- Mosher, Frederick C. (1975). American Public Administration: Past, Present, Future (2nd ed.). Birmingham: University of Alabama Press. ISBN 0-8173-4829-8.<templatestyles src="Module:Citation/CS1/styles.css"></templatestyles>
- Roosevelt, Franklin D. (May 9, 1939). "Message to Congress on Plan II to Implement the Reorganization Act". John T. Woolley and Gerhard Peters. The American Presidency Project. Santa Barbara: University of California. Retrieved May 6, 2011.
The plan provides for the abolition of the National Emergency Council and the transfer to the Executive Office of the President of all its functions with the exception of the film and radio activities which go to the Office of Education.<templatestyles src="Module:Citation/CS1/styles.css"></templatestyles>
- Relyea, Harold C. (March 17, 2008). "The Executive Office of the President: An Historical Overview" (PDF). Congressional Research Service. Retrieved April 14, 2008.<templatestyles src="Module:Citation/CS1/styles.css"></templatestyles>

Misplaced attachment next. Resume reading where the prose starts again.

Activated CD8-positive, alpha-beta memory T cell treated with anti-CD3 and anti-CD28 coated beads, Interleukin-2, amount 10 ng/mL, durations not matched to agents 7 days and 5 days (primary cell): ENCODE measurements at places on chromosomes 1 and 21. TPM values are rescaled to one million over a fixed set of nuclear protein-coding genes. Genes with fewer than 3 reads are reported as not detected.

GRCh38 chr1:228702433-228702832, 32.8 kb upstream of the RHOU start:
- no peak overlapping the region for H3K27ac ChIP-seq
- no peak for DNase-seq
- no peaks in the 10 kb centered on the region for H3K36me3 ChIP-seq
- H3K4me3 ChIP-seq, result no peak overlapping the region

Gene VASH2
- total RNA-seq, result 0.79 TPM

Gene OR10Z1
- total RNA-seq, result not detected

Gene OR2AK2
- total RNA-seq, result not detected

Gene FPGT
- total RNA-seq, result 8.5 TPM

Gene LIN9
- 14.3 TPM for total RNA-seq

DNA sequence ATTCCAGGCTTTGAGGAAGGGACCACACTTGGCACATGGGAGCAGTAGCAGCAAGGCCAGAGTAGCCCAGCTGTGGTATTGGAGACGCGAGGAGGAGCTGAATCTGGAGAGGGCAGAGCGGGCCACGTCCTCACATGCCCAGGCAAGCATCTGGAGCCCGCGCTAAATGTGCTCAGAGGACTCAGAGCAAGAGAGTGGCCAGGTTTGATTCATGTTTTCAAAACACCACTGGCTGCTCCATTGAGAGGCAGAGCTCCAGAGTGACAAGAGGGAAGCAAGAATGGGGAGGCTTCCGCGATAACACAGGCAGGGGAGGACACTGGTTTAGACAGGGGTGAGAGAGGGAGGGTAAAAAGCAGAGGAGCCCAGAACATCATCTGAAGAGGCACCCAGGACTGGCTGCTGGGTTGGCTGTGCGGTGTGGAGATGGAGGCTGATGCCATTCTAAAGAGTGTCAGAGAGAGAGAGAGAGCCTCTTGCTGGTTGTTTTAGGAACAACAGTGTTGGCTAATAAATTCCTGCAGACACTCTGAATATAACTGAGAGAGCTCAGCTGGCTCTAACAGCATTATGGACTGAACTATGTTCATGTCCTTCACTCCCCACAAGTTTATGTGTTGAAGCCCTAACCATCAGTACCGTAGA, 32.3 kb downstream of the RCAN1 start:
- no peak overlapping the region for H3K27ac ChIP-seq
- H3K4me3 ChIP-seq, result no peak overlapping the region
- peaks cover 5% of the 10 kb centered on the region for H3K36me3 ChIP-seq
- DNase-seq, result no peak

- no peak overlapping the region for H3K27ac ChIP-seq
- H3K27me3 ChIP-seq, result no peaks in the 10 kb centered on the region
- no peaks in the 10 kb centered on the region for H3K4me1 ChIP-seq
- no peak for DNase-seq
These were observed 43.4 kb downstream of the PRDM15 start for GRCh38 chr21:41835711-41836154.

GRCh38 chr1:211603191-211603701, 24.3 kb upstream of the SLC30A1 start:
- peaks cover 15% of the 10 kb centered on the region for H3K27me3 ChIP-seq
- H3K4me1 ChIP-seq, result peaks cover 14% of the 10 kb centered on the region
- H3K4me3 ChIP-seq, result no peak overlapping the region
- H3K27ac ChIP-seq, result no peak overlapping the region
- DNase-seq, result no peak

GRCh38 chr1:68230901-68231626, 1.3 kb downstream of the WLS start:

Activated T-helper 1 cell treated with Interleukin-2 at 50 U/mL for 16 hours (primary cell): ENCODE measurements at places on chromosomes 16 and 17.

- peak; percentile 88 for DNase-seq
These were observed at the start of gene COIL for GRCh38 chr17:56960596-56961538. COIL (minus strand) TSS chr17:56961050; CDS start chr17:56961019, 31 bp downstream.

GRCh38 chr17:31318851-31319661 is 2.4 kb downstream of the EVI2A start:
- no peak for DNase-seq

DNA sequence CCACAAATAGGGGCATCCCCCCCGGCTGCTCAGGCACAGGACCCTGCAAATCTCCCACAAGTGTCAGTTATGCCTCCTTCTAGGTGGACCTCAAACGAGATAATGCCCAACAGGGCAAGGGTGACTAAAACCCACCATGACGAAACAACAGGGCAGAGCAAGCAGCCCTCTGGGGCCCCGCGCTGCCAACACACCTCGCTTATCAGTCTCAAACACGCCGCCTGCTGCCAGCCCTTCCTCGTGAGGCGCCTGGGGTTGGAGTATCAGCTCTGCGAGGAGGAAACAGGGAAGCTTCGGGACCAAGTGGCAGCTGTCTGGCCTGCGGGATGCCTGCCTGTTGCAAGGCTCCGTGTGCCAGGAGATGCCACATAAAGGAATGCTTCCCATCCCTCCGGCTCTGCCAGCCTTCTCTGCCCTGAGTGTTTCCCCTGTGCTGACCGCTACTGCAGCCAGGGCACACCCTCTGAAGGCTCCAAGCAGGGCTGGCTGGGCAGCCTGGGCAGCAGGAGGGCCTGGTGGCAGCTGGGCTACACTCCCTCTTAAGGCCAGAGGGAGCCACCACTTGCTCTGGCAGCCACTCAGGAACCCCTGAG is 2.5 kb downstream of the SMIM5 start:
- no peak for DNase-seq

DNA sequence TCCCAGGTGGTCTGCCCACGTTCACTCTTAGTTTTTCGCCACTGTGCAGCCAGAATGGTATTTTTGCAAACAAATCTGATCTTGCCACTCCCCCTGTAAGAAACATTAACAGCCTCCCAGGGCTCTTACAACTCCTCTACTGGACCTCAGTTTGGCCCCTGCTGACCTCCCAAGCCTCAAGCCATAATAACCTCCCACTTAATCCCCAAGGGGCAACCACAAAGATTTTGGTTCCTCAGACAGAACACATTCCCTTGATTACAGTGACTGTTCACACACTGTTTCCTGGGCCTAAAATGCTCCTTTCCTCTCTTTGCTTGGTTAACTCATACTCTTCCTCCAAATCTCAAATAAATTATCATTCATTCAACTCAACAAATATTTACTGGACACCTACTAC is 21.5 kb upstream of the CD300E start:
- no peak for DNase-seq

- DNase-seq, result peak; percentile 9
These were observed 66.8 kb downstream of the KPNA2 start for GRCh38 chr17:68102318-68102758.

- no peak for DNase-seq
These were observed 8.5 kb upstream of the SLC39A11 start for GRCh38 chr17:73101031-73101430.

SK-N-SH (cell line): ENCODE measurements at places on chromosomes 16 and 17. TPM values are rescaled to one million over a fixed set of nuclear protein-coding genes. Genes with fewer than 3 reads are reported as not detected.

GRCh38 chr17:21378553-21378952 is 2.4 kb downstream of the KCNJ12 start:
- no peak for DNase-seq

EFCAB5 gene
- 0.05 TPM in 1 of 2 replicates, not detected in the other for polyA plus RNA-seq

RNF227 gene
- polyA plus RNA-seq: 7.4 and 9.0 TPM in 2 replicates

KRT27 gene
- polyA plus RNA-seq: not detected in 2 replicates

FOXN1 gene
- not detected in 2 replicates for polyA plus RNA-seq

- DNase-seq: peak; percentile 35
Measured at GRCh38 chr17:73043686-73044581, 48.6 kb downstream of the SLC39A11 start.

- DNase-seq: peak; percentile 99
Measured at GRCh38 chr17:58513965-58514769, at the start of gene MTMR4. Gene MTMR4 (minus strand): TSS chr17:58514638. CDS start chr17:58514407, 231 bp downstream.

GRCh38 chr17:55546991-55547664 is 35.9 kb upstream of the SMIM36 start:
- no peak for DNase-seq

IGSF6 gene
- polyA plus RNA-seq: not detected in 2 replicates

- Burke, John P. "Administration of the White House". Miller Center of Public Affairs, University of Virginia. Retrieved June 6, 2009.<templatestyles src="Module:Citation/CS1/styles.css"></templatestyles>
- "Executive Office of the President". The White House. Retrieved April 12, 2014.<templatestyles src="Module:Citation/CS1/styles.css"></templatestyles>
- WhiteHouse.gov official website
- Executive Office of the President
- The Debate Over Selected Presidential Assistants and Advisors: Appointment, Accountability, and Congressional Oversight Congressional Research Service
- Proposed and finalized federal regulations from the Executive Office of the President of the United States
- Executive Office of the President collected news and commentary at The Washington Post
- Works by Executive Office of the President at Project Gutenberg